Minister presses East London Science School to spread its influence
- Credit: EL Science School
The government is pressing the new East London Science School to extend its influence and help push maths, computing and the sciences as key subjects in all neighbouring secondary schools.
This was the message from Schools Reform Minister Nick Gibb in his visit this week to the school’s temporary Clock Mill campus at Bromley-by-Bow.
The trust school opened two years ago is already sending out its science teachers “on loan” to promote science and computing across east London.
“The minister was very keen to extend our influence in science and computing,” principal David Perks told the Advertiser.
“We’re involved in a ‘physics factory’ programme with 30 secondary schools in Tower Hamlets, Hackney and Newham, sending our expertise free to improve physics teaching and promoting excellence in science. We’re also lending teachers to primary schools to set up projects.”
You may also want to watch:
He added: “It’s not competitive, which would close science teaching down.”
The school’s ethos is academic, with chemistry, physics and biology taught from Year 7, and computer coding in afternoon which has replaced traditional subjects like design technology, metalwork and woodwork.
- 1 Police officer sacked after criminal conviction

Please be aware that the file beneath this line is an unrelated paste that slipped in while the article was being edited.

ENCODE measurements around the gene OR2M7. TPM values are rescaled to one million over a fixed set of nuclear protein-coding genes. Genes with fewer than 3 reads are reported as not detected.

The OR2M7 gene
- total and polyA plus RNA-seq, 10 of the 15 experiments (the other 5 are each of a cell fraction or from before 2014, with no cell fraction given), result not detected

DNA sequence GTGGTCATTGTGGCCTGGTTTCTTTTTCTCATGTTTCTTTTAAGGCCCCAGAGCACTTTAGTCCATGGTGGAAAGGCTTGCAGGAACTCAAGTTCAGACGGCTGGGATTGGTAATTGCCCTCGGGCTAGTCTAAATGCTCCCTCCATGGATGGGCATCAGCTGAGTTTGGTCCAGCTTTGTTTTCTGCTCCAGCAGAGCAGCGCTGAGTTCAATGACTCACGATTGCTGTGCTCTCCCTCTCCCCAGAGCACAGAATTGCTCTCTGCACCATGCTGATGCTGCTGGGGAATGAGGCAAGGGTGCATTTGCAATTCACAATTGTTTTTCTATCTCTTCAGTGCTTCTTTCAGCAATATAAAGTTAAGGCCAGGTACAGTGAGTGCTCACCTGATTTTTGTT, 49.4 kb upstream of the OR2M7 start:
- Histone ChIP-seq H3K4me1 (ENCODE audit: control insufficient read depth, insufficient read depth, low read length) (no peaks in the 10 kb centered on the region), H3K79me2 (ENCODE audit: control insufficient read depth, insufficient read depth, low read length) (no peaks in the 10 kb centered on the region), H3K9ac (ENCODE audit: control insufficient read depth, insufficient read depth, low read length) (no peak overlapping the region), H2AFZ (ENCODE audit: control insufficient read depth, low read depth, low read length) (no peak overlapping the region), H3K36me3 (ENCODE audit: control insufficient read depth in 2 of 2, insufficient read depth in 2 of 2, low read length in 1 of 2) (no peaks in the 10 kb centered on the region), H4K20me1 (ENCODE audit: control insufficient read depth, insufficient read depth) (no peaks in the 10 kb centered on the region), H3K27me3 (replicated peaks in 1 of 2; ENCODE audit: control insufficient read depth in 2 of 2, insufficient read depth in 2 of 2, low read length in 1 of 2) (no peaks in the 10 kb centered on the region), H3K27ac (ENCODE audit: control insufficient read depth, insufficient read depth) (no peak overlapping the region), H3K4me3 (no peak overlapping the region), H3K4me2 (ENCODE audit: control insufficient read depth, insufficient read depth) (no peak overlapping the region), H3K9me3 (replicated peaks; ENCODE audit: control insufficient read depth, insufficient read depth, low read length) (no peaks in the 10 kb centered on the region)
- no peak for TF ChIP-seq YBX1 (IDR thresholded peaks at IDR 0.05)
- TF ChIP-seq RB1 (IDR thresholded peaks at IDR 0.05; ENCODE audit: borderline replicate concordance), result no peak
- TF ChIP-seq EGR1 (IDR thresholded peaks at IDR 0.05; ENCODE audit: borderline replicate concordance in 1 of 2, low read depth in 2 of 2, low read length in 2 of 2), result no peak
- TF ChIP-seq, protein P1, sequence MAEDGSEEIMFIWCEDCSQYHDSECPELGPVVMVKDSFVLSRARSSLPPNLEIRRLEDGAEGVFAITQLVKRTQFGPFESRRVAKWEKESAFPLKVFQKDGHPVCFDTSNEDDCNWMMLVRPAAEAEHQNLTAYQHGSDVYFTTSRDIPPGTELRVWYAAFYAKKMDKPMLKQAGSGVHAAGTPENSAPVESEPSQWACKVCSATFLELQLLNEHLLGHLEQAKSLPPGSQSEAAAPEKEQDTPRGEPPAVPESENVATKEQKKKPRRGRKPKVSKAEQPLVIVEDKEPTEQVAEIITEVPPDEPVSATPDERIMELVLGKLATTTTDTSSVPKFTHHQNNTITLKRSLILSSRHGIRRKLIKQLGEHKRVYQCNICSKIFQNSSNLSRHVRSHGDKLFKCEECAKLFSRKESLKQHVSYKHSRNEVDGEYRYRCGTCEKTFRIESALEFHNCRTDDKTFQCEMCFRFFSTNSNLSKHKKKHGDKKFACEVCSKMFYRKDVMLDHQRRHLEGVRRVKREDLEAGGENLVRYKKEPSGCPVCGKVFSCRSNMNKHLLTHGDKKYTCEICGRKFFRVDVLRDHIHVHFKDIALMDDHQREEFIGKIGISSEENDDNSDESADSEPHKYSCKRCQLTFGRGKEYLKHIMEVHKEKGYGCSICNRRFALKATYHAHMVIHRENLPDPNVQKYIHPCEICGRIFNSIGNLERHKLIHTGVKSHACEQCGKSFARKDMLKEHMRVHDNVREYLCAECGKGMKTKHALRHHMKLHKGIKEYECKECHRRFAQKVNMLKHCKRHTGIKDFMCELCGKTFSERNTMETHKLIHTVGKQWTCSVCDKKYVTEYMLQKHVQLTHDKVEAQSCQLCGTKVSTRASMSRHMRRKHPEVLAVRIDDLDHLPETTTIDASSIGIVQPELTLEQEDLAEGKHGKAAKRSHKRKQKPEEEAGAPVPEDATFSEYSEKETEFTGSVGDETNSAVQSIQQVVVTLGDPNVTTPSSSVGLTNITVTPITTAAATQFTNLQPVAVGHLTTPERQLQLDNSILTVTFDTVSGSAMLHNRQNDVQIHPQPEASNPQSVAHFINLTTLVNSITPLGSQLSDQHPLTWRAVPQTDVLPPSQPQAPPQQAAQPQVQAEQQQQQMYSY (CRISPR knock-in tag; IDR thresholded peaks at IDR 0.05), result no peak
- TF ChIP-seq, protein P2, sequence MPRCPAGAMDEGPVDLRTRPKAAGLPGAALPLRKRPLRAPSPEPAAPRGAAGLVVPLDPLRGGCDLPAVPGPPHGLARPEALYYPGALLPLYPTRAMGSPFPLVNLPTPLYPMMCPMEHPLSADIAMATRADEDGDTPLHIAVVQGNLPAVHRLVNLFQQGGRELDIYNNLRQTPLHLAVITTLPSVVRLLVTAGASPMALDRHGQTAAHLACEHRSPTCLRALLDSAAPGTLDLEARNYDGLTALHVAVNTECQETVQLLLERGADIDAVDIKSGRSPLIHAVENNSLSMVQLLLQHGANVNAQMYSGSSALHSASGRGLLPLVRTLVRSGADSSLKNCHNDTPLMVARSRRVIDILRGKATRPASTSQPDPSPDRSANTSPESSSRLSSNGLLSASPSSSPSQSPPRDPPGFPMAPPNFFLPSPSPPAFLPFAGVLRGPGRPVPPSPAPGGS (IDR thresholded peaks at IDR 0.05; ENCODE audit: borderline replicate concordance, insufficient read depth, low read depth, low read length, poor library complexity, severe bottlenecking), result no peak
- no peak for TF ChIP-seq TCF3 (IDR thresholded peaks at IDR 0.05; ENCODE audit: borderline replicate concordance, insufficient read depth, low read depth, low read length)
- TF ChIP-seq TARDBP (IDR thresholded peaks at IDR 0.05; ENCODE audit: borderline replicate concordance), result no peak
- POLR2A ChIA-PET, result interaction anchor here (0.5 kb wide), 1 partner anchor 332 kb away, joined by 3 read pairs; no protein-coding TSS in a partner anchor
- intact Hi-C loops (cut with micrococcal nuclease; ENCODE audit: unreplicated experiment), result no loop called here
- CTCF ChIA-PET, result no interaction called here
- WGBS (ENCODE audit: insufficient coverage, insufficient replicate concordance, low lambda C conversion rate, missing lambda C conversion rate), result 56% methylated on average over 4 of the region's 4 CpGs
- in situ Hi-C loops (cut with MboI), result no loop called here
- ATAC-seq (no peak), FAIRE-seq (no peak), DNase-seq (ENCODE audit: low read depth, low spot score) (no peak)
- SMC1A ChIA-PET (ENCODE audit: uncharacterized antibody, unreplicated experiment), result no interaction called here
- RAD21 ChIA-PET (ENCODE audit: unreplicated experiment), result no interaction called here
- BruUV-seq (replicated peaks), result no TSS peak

- 2 Man who stabbed teen at Crossharbour station found guilty of murder
- 3 Road and rail round-up: Steer clear of these disruptions next week
- 4 Man in 30s dies after Isle of Dogs stabbing
- 5 East London's 10 prettiest streets to visit
- 6 Three places to go pumpkin picking near east London
- 7 Police patrols to increase after fatal Isle of Dogs stabbing
- 8 Concern growing for man last seen at Bow Road station
- 9 Sadiq Khan warns of flood threat in east London from climate emergency
- 10 Jailed: Tower Hamlets man who tried to rape another man
The minister looked in on coding studies where youngsters learn to write computer code from Year 7. The school has also been asked to develop toolkits and text books on coding, with Mr Perks already having worked with the minister reviewing science books and creating ones that match new National Curriculum that came in last year.
“There is a need for science specialising in the area,” Mr Perks insists. “Many pupils leave the area for 6thform study in science elsewhere.”
The school is expanding by increments, year-by-year, with 211 pupils so far and another 120 joining in September for the new Year 7 intake. It is already over-subscribed “by four times,” with applications from all over east London.
The trust running the school is negotiating with the GLA for a permanent campus—likely to be close to West Ham.